Saturday, October 21, 2006

Meet me at the Summit Cafè in Lhasa

Weighing in at 3650 meters, Lhasa definately wins the 'Way Up There' award! The view on the flight over was incredible, flying over the Himalaya's. I even saw fish tail mountain which was kinda cool - I've seen it before when hiking in Nepal. That's a big rock. So what about that flight ticket you may wonder? You better sit down for this... The travel guy DID have the permits for us as promised. They cost ¥500 each, which is about US$63. And the lady at the airport DID re-ticket us at no cost...Now if that doesn't make you believe in God, what will? I definately mark that down in the minor miracle catagory.

Okay, but on with Tibet! I think it must be time for a few pictures now...:




(Jokhang Temple - the most important temple in Tibet)


(Buddhist Worship by Prostration)


So I'm moved by sadness and compassion.. I'm over-simplifying it but the bottom line is that in Tibetan Buddhism you seek to attain enlighten of the 'fact' that you do not exist, which then releases you from all pain and suffering, indeed from all worldly things. This is generally mixed with a bit of animism. The end result is that most of the Tibetans I saw were striving, striving, striving... They give most of what little money they have to the monks or the temple. They spend long amounts of time turning the prayer wheels at the temple. They can travel over a hundred miles, dropping to their knees every three steps and prostrating. This is all done in vain hope that some 'bad things' won't befall them. What really broke me on the inside was after we'd been watching some Tibetans turning a prayer wheel for a few minutes. I then saw a young girl, maybe 12 years old, and saw the resignation and despair in her eyes. Alright the spark of life that you can find in someones eyes was dim. What sort of life does she have to look forward to? These people need hope, and Tibetan Bhuddism cannot provide it.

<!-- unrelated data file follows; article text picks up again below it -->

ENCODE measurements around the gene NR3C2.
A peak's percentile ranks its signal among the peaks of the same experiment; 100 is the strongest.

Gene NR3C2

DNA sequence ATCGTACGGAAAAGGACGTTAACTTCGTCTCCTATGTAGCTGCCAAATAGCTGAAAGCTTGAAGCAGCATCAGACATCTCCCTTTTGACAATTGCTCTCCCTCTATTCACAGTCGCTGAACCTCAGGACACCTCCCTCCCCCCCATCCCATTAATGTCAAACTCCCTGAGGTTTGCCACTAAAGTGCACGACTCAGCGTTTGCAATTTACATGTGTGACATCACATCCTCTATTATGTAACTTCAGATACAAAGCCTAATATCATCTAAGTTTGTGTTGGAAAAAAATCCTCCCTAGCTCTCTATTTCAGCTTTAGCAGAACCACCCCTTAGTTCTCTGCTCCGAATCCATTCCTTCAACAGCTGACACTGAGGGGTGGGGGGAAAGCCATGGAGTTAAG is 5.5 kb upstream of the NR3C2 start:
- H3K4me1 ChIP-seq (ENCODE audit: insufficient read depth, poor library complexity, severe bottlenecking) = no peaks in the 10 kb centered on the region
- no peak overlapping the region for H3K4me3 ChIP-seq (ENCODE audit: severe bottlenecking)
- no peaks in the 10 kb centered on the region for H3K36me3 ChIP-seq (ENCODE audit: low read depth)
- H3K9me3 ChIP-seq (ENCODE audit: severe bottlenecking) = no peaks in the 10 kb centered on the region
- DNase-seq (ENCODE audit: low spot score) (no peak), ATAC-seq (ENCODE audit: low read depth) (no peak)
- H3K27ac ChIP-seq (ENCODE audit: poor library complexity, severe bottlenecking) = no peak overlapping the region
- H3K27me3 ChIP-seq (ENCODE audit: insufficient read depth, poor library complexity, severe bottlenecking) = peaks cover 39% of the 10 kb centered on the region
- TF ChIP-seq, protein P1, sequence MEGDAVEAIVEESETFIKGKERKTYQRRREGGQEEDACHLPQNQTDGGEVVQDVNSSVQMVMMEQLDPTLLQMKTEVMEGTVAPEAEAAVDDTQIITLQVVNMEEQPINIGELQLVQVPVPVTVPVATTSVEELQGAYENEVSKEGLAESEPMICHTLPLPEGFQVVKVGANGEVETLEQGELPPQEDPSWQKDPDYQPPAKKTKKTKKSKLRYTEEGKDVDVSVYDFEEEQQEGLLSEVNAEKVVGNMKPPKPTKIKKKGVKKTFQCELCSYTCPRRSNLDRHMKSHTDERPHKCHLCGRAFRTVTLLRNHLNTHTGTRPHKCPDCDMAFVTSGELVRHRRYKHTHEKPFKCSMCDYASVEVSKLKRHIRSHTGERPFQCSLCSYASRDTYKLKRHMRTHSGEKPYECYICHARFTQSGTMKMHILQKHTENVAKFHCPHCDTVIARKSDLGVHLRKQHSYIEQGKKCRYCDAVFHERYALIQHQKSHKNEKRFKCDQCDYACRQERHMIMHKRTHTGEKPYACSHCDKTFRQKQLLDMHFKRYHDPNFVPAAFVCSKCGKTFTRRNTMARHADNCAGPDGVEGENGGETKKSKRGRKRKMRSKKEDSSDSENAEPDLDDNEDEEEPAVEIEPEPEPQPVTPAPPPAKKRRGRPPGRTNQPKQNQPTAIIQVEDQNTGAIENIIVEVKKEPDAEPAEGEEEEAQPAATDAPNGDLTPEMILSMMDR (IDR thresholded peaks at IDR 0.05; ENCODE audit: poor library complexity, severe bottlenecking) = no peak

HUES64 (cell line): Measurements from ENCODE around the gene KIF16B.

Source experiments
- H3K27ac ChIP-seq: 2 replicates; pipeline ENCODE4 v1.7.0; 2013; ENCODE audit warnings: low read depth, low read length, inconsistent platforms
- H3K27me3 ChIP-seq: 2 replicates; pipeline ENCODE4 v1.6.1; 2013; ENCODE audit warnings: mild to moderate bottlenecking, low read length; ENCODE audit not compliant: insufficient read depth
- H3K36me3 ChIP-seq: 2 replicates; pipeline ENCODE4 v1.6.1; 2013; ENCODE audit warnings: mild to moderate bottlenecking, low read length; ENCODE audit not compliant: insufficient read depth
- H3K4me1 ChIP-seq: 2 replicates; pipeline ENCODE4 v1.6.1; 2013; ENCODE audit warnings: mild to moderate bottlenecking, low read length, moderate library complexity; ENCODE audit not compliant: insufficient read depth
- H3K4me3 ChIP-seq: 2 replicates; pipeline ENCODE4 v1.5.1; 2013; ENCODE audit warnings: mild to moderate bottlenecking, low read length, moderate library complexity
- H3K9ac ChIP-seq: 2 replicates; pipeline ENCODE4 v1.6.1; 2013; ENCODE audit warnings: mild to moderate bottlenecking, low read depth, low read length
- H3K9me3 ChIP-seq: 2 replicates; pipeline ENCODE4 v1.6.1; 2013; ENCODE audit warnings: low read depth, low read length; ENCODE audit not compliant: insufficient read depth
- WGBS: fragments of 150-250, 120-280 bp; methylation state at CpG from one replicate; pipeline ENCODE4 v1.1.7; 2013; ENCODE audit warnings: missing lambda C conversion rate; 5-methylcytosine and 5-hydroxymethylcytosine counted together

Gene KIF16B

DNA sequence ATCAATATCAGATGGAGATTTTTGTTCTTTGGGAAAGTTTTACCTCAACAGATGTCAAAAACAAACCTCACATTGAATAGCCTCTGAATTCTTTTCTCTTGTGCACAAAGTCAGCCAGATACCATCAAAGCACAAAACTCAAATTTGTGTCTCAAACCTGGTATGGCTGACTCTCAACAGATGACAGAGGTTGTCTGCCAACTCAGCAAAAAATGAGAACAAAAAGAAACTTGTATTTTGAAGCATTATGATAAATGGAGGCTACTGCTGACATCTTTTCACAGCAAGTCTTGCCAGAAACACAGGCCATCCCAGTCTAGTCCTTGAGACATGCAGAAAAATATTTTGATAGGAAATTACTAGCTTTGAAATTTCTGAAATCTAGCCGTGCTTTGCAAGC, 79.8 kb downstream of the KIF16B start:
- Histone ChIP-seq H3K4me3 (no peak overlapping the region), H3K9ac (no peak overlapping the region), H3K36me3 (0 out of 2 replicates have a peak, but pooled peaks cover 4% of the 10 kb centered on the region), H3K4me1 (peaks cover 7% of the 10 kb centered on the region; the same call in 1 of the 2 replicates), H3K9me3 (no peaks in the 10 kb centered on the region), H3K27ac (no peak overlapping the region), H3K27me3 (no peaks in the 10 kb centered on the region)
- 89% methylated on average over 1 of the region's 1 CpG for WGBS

(Potala Place - the govermental capital of Tibet)


(Tibetan woman with prayer wheel)

Older Tibetans are constantly 'sending up prayers'. Notice not only the prayer wheel that the woman is holding, but also her apron. That apron signifies marriage. Most of the ethnic clothing of the Tibetans is really colorful, quite nice I think! And look at the picture of the palace. That first wall is 3 meters thick!!! Too bad I couldn't find anyone to take a photo with me in it. I think I'll finish with something a little bit happier...!


(Kettle being heated by solar power)

(Sign at the entrance to the main bus station)

In my opinion we have two very cool things here. First, a kettle being heated by solar power! Let me tell you, the sun is a VERY powerful thing in Lhasa... I saw those kettles boiling away. Second, a VERY confusing sign. Anyone interested in a job doing translation for virtually every business in China & Tibet that has signs in English? :) I was actually there and I couldn't figure out what the sign meant...

2 comments:

Jingzhi said...

The sign is confusing really.So,you should learn some Chinese character.:)

Richard in Kunming said...

I couldn't agree more! :) I just started with a language tutor a couple of weeks ago. I came with NO KNOWLEDGE at all so I have alot to learn! First I want to learn how to write my name, then I need to learn how to recognize foods - essential for the restaurant... :)